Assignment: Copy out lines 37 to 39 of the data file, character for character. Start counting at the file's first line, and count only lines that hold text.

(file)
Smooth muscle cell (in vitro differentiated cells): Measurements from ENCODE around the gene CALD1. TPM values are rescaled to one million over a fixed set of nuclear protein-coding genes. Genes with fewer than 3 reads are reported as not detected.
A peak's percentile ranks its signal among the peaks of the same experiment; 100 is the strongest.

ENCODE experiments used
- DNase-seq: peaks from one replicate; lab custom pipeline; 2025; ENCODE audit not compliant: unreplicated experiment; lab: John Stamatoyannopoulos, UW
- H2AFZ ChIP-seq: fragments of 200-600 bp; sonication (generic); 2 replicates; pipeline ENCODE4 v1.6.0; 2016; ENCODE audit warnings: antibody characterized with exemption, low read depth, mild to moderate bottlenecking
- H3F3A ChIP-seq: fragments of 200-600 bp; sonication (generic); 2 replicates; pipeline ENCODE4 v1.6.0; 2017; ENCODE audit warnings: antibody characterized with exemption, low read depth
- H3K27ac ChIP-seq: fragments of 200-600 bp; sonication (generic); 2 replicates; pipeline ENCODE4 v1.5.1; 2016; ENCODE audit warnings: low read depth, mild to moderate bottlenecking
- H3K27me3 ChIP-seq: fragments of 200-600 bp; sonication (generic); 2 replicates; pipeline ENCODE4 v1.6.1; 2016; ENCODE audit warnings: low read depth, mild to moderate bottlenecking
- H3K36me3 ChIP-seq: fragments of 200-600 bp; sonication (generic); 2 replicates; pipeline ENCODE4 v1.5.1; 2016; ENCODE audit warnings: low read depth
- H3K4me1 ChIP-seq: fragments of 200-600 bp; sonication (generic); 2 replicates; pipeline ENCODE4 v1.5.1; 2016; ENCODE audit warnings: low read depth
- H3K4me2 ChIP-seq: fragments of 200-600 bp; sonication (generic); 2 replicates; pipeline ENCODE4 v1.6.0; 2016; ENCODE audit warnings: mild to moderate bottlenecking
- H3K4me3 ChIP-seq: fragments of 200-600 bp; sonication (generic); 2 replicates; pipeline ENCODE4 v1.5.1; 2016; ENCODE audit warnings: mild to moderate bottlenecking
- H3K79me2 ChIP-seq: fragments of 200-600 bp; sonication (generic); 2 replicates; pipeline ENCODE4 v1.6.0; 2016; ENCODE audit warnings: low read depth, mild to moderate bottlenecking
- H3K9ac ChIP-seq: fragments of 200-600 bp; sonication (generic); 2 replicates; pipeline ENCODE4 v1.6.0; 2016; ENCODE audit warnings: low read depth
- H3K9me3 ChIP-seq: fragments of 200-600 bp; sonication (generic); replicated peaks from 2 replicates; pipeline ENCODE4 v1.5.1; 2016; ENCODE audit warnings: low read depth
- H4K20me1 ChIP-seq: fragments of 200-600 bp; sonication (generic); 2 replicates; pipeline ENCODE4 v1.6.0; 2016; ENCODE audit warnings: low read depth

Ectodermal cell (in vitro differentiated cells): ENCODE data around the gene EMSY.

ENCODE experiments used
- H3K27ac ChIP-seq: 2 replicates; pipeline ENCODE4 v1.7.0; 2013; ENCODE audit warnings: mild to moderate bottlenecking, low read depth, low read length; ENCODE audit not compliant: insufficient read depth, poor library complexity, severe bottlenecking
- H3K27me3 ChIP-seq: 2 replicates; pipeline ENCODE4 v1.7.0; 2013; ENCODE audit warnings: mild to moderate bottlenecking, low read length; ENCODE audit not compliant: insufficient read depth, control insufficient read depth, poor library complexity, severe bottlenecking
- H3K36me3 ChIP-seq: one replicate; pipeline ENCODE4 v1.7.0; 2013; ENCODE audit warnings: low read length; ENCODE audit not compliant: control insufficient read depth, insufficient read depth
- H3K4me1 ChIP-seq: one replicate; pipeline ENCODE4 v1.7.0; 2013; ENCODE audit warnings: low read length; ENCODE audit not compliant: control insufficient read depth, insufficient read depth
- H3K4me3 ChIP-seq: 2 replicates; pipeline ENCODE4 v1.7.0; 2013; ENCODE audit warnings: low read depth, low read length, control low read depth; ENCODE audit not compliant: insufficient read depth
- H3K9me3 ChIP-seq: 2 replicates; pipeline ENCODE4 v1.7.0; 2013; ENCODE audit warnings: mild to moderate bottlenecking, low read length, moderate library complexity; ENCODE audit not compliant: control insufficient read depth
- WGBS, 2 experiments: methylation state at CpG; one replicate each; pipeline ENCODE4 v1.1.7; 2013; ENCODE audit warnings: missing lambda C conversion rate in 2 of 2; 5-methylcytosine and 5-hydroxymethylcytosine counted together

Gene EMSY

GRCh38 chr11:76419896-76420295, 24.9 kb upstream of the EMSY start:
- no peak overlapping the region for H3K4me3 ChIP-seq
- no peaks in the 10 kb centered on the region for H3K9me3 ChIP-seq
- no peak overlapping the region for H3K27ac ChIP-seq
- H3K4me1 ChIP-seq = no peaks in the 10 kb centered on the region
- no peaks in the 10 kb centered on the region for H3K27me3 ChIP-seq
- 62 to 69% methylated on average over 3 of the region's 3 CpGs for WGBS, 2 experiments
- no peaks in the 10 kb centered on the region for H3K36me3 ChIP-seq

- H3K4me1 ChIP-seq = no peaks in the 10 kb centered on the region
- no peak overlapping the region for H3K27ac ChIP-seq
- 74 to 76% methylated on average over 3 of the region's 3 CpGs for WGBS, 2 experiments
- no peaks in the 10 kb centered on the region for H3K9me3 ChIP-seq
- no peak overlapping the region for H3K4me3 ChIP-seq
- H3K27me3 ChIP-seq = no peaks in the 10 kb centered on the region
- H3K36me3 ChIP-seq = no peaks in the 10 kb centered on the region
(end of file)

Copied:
- 74 to 76% methylated on average over 3 of the region's 3 CpGs for WGBS, 2 experiments
- no peaks in the 10 kb centered on the region for H3K9me3 ChIP-seq
- no peak overlapping the region for H3K4me3 ChIP-seq